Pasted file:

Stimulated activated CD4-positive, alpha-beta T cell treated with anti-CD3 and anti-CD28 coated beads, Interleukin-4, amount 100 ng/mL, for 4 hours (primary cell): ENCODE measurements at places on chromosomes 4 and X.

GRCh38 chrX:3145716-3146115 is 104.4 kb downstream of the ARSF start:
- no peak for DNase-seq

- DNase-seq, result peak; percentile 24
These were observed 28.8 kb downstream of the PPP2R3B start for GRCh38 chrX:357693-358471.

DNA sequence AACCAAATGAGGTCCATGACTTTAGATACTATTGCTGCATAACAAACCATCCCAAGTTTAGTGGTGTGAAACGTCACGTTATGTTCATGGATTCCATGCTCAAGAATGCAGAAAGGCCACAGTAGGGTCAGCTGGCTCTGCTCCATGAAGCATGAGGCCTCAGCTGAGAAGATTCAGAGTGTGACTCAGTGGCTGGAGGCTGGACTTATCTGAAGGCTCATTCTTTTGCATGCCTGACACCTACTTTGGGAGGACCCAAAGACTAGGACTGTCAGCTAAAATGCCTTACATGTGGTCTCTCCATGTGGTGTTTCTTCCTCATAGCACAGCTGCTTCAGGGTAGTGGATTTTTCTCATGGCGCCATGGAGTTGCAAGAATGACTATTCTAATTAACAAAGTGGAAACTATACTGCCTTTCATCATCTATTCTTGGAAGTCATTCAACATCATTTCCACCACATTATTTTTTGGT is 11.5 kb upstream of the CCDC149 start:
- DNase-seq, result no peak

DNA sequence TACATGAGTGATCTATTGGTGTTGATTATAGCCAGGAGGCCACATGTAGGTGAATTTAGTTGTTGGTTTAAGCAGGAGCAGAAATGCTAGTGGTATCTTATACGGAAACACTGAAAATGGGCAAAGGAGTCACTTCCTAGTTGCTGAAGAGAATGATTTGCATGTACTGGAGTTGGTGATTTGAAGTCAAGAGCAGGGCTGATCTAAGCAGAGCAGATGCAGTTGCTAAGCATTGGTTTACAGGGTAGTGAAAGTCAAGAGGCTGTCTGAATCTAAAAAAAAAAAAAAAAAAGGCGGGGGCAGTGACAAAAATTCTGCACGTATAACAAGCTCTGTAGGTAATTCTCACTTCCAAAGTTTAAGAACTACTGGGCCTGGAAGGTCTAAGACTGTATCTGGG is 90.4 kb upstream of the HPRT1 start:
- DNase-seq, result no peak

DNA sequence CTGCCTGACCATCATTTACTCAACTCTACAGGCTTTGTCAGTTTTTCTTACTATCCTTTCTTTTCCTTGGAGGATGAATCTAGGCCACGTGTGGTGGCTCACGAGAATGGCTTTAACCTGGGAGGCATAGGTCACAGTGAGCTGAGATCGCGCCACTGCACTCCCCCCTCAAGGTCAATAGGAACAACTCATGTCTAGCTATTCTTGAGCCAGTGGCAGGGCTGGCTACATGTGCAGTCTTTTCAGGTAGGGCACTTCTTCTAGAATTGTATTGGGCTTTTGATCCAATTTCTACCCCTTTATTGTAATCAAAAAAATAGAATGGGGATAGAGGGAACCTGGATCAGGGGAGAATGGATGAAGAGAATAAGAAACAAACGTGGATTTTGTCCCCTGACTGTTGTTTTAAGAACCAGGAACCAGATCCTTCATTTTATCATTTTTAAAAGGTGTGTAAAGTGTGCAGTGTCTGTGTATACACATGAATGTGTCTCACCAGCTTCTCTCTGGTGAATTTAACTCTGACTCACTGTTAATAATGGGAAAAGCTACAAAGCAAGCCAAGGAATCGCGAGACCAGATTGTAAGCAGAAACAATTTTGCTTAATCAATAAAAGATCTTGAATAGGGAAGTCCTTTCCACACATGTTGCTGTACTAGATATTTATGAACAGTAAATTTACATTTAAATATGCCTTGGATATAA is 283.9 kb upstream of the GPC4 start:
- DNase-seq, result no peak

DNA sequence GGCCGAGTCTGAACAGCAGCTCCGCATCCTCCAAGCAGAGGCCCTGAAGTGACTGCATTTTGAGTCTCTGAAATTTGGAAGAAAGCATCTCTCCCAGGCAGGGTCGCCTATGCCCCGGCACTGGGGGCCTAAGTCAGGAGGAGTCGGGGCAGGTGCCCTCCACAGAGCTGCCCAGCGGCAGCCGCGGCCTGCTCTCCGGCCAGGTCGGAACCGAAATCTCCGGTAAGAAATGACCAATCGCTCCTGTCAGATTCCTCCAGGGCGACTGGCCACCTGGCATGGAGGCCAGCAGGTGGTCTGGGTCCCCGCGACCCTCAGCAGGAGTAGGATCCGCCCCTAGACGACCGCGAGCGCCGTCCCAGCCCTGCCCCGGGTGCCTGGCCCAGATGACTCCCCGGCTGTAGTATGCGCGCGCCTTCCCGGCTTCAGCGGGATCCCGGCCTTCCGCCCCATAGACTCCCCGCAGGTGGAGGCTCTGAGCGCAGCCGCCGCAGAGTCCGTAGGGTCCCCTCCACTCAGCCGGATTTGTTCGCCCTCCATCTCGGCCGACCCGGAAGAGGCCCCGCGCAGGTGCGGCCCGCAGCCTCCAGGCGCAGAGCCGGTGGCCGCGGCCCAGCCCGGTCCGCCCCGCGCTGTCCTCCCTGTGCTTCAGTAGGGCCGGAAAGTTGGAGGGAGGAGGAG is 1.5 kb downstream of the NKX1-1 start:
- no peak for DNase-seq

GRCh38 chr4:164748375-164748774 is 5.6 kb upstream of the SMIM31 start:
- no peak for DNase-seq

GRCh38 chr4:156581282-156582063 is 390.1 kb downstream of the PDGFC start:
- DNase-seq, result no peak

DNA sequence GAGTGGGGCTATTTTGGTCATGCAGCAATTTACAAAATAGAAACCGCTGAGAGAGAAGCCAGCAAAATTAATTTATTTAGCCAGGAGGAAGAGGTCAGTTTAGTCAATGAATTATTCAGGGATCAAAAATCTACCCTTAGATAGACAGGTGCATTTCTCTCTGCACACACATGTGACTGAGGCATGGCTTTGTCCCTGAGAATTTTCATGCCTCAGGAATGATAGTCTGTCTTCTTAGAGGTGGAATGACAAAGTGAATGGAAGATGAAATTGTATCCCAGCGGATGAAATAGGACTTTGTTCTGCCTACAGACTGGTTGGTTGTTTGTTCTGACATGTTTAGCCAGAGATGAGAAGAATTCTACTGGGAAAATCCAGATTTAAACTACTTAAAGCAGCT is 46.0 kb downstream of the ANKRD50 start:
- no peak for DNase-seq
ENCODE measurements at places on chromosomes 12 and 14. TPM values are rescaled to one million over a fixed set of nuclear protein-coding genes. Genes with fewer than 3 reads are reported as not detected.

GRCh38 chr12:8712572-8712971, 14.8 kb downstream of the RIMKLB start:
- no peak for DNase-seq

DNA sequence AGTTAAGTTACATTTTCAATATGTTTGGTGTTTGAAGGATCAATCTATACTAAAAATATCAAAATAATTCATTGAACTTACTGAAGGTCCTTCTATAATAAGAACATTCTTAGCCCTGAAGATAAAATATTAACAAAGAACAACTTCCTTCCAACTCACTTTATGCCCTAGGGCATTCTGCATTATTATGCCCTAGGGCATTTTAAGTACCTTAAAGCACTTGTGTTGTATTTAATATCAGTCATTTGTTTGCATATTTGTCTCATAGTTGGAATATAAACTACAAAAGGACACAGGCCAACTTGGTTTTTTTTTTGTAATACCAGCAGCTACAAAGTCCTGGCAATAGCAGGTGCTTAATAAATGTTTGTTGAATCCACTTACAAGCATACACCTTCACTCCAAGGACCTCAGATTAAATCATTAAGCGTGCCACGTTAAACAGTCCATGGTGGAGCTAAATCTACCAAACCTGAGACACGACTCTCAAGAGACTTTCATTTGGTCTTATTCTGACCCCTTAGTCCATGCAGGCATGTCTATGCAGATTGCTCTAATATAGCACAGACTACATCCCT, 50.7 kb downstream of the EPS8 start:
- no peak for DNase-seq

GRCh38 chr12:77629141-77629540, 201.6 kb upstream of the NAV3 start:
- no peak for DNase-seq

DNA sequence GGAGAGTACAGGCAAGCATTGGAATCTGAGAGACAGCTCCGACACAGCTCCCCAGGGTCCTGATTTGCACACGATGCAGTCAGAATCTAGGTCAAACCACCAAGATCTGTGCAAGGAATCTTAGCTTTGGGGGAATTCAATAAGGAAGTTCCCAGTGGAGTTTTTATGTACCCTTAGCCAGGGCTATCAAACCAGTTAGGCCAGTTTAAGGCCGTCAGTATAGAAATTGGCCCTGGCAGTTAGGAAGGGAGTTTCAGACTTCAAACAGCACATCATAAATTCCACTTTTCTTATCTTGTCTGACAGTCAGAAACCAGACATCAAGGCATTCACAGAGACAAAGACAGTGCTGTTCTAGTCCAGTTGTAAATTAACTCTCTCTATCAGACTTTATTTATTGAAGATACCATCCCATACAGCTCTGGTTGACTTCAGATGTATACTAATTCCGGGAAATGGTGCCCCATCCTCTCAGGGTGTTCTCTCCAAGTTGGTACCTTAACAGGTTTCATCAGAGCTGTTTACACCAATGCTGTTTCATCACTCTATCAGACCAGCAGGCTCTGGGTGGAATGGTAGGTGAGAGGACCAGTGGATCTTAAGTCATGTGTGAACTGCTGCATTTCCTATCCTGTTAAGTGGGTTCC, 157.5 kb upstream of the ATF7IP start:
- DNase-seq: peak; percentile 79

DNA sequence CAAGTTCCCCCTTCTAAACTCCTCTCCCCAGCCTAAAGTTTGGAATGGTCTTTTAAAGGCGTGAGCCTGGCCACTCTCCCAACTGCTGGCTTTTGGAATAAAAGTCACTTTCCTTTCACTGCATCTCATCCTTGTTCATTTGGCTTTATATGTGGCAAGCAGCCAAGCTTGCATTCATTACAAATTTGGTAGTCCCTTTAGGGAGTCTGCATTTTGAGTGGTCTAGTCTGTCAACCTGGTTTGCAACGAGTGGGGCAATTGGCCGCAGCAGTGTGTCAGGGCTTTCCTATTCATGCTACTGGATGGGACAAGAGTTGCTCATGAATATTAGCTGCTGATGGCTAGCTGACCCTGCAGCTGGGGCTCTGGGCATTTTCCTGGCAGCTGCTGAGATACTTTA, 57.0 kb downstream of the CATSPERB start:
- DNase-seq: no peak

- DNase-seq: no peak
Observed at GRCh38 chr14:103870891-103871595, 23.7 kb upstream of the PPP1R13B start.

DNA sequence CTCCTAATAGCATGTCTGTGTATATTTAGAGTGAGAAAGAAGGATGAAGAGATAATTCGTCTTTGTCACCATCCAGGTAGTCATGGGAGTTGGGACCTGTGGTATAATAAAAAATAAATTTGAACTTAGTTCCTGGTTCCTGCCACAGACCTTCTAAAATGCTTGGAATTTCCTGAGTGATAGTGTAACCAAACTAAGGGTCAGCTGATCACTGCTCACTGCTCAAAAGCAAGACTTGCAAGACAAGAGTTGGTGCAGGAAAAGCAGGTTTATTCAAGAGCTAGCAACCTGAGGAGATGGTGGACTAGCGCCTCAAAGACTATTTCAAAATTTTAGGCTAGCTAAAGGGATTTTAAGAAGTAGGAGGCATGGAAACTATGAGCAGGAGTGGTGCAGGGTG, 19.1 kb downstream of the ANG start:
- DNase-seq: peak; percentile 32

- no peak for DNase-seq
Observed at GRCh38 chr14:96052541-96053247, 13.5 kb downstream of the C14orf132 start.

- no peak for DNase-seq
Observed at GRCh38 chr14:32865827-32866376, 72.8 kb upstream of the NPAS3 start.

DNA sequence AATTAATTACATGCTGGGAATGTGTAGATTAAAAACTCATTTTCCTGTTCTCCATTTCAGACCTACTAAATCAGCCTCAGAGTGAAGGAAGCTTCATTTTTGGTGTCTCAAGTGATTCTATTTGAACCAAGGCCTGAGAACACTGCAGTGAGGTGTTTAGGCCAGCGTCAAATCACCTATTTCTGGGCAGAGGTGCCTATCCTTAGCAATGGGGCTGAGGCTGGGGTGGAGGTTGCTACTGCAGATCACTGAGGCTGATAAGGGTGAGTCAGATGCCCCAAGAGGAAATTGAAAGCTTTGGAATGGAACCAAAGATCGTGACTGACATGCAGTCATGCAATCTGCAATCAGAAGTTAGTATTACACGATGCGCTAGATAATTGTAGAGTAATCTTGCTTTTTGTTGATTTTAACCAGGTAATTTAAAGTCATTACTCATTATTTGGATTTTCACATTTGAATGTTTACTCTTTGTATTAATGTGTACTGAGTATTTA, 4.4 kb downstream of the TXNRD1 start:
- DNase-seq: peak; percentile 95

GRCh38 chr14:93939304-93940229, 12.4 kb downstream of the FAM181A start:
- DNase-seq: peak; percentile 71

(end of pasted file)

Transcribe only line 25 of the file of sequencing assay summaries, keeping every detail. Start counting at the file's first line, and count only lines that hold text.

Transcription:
GRCh38 chr12:77629141-77629540, 201.6 kb upstream of the NAV3 start: